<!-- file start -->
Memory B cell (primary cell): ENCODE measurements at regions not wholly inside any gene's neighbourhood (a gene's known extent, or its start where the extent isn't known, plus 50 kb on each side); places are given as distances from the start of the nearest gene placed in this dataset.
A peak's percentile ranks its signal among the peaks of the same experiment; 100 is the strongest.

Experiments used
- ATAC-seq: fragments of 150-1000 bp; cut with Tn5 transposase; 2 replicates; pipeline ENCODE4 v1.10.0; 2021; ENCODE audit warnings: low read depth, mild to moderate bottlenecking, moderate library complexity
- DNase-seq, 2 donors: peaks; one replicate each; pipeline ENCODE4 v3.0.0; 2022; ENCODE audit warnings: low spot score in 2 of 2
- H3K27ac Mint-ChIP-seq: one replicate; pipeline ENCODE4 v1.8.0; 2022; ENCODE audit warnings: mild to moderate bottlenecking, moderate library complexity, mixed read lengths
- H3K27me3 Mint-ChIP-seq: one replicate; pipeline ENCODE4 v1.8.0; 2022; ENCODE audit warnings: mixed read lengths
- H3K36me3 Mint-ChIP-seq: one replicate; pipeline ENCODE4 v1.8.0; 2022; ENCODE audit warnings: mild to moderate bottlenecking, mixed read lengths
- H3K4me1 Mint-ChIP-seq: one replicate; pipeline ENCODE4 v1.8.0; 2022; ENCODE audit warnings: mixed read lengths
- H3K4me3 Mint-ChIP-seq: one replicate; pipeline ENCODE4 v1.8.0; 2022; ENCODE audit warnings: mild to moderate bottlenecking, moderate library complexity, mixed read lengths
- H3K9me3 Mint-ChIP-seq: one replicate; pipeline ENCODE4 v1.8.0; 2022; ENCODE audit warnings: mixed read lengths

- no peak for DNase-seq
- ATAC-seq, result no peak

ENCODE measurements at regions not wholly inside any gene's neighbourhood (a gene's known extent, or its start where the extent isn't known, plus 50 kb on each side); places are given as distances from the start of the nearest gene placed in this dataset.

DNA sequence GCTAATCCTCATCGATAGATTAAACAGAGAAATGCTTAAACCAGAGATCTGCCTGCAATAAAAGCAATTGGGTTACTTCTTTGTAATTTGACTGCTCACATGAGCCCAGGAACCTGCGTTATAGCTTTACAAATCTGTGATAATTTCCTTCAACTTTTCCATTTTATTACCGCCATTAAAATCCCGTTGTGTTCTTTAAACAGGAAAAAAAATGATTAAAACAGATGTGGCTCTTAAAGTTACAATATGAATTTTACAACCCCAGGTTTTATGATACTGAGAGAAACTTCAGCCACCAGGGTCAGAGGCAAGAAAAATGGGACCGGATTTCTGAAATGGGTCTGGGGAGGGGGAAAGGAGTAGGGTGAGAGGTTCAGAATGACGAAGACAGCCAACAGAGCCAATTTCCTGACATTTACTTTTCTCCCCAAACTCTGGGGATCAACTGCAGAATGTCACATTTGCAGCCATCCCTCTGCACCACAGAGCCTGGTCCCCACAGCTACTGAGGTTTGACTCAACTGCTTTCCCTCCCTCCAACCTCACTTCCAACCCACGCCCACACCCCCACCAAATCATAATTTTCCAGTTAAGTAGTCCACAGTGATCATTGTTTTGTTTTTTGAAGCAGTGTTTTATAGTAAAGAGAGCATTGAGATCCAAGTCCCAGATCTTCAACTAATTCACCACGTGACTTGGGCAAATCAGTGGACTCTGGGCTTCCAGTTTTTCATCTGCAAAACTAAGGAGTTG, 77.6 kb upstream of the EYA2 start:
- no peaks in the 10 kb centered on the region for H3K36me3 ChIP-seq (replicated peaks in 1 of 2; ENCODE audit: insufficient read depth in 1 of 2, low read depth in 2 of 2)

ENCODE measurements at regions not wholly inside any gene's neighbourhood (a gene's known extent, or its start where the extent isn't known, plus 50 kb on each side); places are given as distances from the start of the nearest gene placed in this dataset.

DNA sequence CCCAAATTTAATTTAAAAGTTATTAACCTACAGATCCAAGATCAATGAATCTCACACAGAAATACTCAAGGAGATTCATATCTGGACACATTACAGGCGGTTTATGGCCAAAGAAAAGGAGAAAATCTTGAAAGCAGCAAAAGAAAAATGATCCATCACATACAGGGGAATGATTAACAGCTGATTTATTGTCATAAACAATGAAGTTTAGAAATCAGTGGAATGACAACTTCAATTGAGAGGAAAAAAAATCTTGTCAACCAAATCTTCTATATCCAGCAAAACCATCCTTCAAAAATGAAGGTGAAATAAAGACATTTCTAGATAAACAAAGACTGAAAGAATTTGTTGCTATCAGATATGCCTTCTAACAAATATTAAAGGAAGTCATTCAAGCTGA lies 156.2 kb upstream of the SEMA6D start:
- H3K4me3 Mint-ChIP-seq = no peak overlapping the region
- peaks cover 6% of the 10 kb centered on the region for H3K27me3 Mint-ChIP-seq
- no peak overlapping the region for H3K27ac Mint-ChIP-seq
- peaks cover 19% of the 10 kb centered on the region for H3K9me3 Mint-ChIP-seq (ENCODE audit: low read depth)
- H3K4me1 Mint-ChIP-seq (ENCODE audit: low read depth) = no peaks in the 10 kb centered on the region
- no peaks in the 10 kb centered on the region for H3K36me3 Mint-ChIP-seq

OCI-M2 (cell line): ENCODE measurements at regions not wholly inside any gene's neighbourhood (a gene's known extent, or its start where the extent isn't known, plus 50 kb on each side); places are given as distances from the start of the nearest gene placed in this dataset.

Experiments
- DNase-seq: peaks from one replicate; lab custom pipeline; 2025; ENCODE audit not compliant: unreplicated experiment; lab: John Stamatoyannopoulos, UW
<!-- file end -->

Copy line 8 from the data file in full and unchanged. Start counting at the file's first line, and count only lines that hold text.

- H3K36me3 Mint-ChIP-seq: one replicate; pipeline ENCODE4 v1.8.0; 2022; ENCODE audit warnings: mild to moderate bottlenecking, mixed read lengths